Nigeria at 59: Restructuring As The Way Forward

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If you have, like my humble self ever wondered how our crop of patriotic founding fathers would feel, should they be brought back to life to see the Nigeria of today, you would be compelled by sheer moral compunction to call on our current political helmsmen to govern us differently. They should exercise more dexterity and be more nationalistic in handling the country’s rather intricate, socio-economic and political affairs.

Certainly, the heroes of the struggle for Nigeria’s political independence would ask what has made the difference between countries such as India, Malaysia, Indonesia and Nigeria, whose independence came within the same decade or two, if not quality leadership, or the absence of it. They would cringe at the crying shame of a people still struggling for economic survival in the midst of the vast natural resources, 59 years after.

They would wonder just how, like the prodigal son, we have squandered huge revenues from our God-given oil and gas, solid minerals, agricultural and tourism potential and ask our leaders to explain why we are currently trapped in state and federal government debts running into trillion of Naira. The likes of Michael Imoudu, T.A. Bankole, A. A. Adio-Moses, M.A Tokunbo and T.A Songonuga, who once ran the affairs of the Nigerian Trade Union Congress(NTUC) would even ask our state governors to explain just how it has become difficult to pay a minimum wage of N30,000 at a time our honourable lawmakers cruise around in luxury automobiles, with some state governors boasting of private jets flying over children studying under trees in their long-forgotten states!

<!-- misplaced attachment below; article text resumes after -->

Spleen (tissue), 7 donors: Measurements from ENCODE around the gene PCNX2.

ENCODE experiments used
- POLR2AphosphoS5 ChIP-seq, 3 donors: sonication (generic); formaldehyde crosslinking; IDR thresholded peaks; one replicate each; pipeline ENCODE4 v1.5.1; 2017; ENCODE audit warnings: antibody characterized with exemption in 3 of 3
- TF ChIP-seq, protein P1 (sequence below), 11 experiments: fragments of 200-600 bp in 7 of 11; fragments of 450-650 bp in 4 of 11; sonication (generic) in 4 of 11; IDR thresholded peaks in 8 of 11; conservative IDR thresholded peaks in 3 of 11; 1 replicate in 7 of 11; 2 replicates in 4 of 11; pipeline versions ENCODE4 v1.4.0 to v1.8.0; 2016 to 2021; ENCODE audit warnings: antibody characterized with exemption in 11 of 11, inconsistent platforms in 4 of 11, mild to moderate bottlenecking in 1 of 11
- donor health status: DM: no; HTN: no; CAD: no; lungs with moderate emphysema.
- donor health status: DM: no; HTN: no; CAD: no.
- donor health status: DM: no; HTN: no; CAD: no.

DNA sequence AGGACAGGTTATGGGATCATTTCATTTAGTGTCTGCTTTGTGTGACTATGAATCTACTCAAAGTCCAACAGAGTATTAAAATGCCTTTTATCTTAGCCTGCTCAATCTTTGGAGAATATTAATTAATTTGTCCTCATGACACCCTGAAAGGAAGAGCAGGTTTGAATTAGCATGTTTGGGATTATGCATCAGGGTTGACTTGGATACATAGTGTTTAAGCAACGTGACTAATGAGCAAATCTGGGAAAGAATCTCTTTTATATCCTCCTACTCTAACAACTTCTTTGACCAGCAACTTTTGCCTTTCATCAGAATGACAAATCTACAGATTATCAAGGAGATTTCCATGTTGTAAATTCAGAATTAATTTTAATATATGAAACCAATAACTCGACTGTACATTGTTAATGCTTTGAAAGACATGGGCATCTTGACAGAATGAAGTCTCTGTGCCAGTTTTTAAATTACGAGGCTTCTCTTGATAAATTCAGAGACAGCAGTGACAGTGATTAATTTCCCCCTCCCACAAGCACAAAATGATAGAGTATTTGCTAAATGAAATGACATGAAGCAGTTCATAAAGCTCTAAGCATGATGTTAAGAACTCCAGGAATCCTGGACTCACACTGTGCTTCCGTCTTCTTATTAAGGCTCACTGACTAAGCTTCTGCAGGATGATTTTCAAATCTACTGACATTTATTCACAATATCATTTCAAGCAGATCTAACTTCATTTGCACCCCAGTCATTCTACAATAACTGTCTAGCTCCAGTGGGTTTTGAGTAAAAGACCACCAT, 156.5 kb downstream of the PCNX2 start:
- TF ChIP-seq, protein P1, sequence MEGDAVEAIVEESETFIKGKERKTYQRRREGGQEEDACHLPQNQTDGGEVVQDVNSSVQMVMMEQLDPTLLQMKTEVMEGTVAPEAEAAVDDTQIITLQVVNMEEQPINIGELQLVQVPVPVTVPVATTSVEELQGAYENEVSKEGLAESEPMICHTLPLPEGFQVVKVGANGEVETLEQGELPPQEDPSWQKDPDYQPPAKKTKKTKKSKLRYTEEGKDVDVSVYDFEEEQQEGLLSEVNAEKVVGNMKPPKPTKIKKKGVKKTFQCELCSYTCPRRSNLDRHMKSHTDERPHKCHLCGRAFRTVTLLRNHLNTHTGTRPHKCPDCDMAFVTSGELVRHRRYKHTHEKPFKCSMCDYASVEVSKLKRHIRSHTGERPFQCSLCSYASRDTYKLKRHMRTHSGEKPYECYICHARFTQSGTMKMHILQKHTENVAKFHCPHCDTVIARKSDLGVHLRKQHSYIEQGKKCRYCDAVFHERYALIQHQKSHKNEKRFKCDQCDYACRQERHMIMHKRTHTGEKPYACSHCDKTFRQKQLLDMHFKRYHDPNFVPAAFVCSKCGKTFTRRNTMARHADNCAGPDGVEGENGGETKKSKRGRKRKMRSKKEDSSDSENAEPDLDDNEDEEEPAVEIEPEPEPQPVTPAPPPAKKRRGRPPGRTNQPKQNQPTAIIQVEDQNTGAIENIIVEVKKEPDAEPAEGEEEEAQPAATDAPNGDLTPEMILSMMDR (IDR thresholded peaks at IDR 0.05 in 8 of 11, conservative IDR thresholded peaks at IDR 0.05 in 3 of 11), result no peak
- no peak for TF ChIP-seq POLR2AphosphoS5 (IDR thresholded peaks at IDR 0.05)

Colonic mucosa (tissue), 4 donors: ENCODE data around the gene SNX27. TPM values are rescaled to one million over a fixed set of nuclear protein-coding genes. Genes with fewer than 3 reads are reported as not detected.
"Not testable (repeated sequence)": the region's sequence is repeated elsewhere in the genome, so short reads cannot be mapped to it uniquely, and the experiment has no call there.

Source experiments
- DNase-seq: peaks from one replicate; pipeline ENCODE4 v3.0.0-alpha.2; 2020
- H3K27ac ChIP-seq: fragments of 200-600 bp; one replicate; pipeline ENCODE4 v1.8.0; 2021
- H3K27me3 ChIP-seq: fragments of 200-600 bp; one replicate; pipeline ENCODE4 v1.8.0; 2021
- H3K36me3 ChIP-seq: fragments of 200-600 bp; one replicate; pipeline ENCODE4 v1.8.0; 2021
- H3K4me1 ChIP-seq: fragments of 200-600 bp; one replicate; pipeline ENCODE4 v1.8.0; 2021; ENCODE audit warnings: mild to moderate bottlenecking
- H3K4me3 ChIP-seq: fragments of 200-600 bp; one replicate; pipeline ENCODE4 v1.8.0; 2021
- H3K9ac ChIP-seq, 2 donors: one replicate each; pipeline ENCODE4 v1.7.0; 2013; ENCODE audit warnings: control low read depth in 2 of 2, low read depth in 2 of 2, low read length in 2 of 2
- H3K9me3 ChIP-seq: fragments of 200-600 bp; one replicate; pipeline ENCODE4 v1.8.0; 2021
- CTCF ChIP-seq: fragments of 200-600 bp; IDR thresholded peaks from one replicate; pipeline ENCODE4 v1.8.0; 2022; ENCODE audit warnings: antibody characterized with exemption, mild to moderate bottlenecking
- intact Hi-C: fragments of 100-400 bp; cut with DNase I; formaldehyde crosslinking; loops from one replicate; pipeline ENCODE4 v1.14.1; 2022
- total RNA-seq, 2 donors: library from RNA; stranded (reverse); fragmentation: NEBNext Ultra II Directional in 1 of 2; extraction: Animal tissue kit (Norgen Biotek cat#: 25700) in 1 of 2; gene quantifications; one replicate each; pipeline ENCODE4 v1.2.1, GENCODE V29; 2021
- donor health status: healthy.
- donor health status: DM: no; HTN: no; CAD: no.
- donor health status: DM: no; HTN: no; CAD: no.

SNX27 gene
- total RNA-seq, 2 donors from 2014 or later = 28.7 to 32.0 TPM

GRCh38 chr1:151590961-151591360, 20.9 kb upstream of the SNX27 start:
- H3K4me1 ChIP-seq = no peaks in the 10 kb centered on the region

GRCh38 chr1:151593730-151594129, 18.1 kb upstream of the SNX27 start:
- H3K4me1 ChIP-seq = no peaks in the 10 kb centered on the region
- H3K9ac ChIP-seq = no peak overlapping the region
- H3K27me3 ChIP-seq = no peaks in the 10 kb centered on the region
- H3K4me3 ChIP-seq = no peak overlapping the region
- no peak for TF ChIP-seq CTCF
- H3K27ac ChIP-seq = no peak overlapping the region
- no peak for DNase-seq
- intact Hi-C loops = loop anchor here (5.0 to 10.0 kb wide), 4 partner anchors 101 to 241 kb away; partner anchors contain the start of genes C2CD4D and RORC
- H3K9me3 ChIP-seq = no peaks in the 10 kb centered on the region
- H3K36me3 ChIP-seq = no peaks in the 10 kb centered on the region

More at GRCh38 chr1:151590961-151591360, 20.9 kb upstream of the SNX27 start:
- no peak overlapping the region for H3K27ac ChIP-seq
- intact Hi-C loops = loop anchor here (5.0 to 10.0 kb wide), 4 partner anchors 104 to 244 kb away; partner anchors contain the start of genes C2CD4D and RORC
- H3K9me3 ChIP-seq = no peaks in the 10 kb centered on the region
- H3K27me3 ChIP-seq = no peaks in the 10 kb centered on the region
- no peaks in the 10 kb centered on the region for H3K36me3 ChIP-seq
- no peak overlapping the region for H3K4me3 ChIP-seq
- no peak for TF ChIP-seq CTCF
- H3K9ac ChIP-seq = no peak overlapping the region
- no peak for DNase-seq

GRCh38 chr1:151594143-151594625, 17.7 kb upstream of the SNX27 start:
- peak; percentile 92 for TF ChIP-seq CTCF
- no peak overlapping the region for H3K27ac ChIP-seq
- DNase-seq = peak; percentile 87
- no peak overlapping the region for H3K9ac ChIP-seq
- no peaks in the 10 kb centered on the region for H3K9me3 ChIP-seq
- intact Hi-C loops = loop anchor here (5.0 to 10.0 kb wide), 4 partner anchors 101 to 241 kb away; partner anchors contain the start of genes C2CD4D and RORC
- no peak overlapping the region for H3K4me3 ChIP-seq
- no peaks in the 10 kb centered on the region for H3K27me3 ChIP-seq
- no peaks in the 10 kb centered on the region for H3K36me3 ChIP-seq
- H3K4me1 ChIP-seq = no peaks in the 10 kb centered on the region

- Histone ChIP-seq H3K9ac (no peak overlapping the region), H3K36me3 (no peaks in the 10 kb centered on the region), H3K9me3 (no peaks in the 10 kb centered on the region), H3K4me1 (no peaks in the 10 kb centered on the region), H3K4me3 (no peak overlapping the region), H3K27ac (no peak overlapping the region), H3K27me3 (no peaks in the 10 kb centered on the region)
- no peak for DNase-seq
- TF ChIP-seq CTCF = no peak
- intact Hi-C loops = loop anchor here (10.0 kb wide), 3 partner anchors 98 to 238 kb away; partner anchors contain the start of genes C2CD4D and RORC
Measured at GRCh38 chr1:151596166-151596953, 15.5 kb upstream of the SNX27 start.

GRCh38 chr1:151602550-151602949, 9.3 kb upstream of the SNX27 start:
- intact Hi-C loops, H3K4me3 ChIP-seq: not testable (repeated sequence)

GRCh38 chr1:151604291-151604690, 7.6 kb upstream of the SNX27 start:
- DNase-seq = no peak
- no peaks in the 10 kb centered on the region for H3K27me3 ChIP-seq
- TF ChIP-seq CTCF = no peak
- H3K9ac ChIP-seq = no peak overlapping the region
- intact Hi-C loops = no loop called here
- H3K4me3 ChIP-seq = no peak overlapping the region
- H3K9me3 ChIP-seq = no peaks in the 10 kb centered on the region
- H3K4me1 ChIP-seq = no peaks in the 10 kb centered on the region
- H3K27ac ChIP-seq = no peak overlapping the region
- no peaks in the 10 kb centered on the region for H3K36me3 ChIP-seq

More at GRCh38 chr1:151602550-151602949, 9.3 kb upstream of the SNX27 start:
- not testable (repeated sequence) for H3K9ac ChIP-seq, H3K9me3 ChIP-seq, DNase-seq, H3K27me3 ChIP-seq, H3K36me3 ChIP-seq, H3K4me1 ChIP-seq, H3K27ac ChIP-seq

The handwriting is on the wall, as it was back in the Biblical times. But some of our political helmsmen, with self-serving and greed-driven agendas, rather than nationalistic principles have blatantly refused to read it. The call for the holistic restructuring of my dear nation, Nigeria has reached a crescendo, reverberating across the national space. But some have obstinately turned deaf ears to it, or heed its clarion toll.